By the end of the fighting in New Ulm, the U.S.—Dakota War of 1862 had taken a heavy toll on the town. More than 50 settlers had been killed and 36 wounded, along with an unknown number of Dakota. In addition, at least 190 of the town's 258 buildings had been destroyed, most by fire.The Minnesota River Valley Scenic Byway
Over time, some of the surviving buildings fell into disrepair, some were demolished to meet changing real estate needs, others suffered damage in natural disasters such as the tornado of 1881, and still others fell victim to subsequent fires. Today in New Ulm, only seven structures remain from the period before the war. Though a few are largely unchanged, others have been modified or disguised by modernization.
117 N. Broadway St.
During the war, this building served as a defensive outpost on New Ulm's western perimeter. It originally housed the post office and a potteryworks.
220 N. Minnesota St.
Built in 1861 as a private home, the Kiesling House sits on its original site. Listed on the National Register of Historic Places, it is the only wood-frame building remaining in New Ulm from the period of theU.S.—Dakota War.
108 N. Minnesota St.
Built in 1858 as a retail store, the Erd Building had county offices upstairs. During the U.S.—Dakota War of 1862, it was a refuge to women and children, who stood ready to destroy it by gunpowder in case of capture.
826 N. Minnesota St.
During the First Battle of New Ulm on August 19, 1862, this brick home on the northern edge of town served as a defensive outpost.
822 N. State St.
Inside the walls of this modern home is the frame of the Schalk Building, constructed in 1858 as a general store. It originally stood at 3rd N. and Minnesota Streets, at the north end of the barricades erected during the 1862 war to defend the town.
2nd N. and West Streets
All that remains of Henry Sublilia's distillery is the chimney. The brick complex was destroyed in the ﬁghtingof August 1862, although the foundations remained visible until the 1960s, when they were covered during park expansion.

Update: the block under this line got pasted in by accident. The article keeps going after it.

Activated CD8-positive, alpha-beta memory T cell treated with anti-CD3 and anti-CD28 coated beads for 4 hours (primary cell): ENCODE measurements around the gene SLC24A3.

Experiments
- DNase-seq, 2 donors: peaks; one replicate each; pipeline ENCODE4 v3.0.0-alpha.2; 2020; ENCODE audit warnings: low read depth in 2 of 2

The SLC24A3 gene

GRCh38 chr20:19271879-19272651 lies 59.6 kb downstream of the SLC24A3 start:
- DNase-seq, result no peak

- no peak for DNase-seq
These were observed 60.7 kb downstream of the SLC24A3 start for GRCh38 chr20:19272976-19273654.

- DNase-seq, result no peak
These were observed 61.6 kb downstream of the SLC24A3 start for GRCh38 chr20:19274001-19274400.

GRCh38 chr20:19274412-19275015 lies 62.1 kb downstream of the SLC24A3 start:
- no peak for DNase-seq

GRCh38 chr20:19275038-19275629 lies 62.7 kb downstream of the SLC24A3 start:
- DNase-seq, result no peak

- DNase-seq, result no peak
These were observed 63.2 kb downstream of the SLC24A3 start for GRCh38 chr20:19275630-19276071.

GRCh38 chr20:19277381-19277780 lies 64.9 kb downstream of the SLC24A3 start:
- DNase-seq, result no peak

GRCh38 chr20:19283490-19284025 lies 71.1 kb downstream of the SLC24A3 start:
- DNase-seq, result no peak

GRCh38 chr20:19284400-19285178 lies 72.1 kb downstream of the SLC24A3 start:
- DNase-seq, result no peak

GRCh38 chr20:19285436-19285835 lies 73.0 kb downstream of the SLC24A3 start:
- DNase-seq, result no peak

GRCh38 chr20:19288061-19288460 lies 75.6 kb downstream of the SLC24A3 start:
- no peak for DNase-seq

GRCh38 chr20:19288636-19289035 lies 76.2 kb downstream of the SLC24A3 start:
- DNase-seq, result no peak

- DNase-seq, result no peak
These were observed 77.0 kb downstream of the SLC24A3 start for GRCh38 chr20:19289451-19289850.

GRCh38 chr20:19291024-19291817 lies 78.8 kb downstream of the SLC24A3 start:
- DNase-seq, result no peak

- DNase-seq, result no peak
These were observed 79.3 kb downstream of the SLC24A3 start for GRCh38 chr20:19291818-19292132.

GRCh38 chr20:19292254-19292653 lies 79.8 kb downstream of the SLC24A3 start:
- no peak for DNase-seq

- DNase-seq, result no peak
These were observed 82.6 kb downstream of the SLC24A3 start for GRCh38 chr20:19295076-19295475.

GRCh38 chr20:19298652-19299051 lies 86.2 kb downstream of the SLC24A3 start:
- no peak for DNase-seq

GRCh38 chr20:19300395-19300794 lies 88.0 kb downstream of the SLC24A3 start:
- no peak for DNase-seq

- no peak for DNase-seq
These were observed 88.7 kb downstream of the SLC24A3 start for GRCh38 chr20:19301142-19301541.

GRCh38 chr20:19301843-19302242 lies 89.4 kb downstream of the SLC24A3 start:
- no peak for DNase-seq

August Schell Brewery
1860 Schell Road
According to Schell family lore, their brewery business, founded in 1860, was spared during the U.S.—Dakota War because of the family's kindness to the Dakota. The original August Schell home and brewery, listed on the National Register of Historic Places, are still in use today as offices for the larger brewery complex.
Photos from the collection of the Brown County Historical Society, New Ulm, except Weddendorf House, courtesy of Elroy Ubl, New Ulm
Struggles for a Home
The Minnesota River Valley has stories to tell...about the indigenous people struggling to keep their land and their way of life, and about immigrant families who began new lives here. Their stories came together, with tragic consequences for all, in what has become known as the U.S.-Dakota War of 1862 — a war that had repercussions for the whole country.
logos of: Scenic Byway Minnesota River Valley; Minnesota Historical & Cultural Grants; Clean Water Land & Legacy Amendment
This project has been made possible by the Arts and Cultural Heritage Fund through the vote of Minnesotans on November 4, 2008. Administered by the Minnesota Historical Society.